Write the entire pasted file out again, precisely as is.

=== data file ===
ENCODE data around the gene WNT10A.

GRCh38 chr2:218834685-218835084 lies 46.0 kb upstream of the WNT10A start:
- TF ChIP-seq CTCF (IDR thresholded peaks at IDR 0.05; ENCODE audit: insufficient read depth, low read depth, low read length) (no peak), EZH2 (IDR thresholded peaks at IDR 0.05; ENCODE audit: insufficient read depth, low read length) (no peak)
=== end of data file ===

ENCODE data around the gene WNT10A.

GRCh38 chr2:218834685-218835084 lies 46.0 kb upstream of the WNT10A start:
- TF ChIP-seq CTCF (IDR thresholded peaks at IDR 0.05; ENCODE audit: insufficient read depth, low read depth, low read length) (no peak), EZH2 (IDR thresholded peaks at IDR 0.05; ENCODE audit: insufficient read depth, low read length) (no peak)